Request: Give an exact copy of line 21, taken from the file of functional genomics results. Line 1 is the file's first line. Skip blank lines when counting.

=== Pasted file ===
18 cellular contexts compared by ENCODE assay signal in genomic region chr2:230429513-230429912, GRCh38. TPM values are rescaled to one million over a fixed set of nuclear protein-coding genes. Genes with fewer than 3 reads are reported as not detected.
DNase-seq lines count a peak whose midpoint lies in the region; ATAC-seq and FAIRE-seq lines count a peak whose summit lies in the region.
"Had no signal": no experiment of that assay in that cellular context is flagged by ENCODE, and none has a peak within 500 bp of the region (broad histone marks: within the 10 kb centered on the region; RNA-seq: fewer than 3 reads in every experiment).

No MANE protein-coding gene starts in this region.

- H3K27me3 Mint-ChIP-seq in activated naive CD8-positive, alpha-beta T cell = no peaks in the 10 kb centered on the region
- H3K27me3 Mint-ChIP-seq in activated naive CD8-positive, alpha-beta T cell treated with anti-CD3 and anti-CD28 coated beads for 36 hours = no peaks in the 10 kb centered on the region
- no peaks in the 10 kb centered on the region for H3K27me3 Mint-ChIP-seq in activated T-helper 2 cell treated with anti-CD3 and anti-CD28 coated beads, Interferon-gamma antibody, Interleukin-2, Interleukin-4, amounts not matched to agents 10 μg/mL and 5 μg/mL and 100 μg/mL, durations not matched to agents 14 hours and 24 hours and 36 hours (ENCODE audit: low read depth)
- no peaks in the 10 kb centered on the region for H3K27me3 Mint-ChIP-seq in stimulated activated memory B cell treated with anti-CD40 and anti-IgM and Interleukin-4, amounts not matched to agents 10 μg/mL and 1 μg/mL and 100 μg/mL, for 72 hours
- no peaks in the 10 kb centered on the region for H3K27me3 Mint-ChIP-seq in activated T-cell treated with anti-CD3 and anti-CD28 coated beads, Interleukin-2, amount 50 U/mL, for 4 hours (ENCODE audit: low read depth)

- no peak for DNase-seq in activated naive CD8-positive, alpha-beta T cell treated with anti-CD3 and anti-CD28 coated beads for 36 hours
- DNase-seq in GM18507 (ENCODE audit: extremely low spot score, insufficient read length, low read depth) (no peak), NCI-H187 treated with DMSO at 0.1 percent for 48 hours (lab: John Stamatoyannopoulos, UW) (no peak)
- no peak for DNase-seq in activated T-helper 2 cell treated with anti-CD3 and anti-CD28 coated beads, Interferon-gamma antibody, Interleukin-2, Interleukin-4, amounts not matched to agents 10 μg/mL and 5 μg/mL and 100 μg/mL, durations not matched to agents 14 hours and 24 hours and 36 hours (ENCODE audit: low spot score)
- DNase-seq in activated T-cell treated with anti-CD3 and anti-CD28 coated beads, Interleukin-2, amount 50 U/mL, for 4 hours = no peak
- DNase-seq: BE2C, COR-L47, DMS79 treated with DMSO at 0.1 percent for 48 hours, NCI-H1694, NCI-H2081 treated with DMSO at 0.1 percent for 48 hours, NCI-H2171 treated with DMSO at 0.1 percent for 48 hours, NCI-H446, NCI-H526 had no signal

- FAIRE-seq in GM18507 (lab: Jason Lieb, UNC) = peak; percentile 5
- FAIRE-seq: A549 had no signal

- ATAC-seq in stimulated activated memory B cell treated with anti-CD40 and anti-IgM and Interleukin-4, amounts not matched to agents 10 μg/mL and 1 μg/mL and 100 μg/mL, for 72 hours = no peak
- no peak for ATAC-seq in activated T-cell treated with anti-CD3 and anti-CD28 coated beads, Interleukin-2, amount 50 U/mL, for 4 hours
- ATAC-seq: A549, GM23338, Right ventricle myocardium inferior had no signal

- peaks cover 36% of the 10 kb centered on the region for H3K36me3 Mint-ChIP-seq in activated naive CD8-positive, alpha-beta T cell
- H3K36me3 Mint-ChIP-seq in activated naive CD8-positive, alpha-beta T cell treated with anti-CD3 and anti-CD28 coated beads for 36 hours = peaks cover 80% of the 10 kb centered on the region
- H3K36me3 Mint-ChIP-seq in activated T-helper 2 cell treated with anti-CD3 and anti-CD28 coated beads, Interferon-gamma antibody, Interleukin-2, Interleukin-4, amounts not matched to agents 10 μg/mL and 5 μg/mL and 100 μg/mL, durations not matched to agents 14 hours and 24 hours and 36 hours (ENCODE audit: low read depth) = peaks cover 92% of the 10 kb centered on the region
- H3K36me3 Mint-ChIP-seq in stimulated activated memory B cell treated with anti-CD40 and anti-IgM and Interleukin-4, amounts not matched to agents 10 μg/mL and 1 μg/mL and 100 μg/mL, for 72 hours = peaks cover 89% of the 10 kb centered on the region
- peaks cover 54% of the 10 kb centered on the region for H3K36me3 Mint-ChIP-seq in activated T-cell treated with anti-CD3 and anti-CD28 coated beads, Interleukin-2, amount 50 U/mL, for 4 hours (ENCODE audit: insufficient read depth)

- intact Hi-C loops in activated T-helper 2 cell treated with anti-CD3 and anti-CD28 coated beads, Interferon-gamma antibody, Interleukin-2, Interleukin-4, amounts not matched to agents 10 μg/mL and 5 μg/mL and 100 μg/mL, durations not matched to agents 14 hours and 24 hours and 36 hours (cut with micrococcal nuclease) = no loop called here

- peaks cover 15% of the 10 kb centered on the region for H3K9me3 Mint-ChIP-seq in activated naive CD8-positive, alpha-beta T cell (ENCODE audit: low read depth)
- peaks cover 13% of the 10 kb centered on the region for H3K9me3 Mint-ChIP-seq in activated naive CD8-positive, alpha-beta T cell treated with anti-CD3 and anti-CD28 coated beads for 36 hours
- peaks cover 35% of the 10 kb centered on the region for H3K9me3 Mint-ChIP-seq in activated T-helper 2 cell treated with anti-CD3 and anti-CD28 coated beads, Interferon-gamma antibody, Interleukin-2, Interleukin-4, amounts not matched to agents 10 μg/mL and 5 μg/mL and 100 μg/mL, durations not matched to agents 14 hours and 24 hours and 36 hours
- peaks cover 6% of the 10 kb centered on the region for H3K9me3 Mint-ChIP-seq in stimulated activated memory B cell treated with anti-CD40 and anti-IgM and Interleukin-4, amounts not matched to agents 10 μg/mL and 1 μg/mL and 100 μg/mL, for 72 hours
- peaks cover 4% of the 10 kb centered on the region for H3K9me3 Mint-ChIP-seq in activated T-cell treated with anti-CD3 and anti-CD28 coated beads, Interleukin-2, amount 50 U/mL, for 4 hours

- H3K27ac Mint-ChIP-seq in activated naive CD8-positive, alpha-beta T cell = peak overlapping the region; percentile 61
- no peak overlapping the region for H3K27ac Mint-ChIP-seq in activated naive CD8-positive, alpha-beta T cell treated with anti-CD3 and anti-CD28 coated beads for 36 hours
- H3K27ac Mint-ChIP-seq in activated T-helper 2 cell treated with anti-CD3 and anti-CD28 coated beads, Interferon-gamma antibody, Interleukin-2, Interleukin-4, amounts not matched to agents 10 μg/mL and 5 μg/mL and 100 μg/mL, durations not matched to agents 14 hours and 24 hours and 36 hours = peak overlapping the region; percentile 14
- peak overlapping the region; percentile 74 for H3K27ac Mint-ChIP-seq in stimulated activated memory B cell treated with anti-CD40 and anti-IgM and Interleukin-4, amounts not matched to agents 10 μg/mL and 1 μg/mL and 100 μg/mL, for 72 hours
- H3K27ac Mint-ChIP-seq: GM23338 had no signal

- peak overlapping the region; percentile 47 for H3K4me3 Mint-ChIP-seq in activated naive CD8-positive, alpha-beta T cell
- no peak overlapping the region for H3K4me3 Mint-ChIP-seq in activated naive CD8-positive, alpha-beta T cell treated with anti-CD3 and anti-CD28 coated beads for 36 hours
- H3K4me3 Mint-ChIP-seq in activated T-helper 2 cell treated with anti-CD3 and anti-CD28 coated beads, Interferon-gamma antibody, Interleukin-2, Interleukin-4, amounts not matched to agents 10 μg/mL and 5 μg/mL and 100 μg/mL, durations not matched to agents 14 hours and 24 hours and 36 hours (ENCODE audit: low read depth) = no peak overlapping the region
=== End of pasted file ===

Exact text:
- H3K36me3 Mint-ChIP-seq in activated naive CD8-positive, alpha-beta T cell treated with anti-CD3 and anti-CD28 coated beads for 36 hours = peaks cover 80% of the 10 kb centered on the region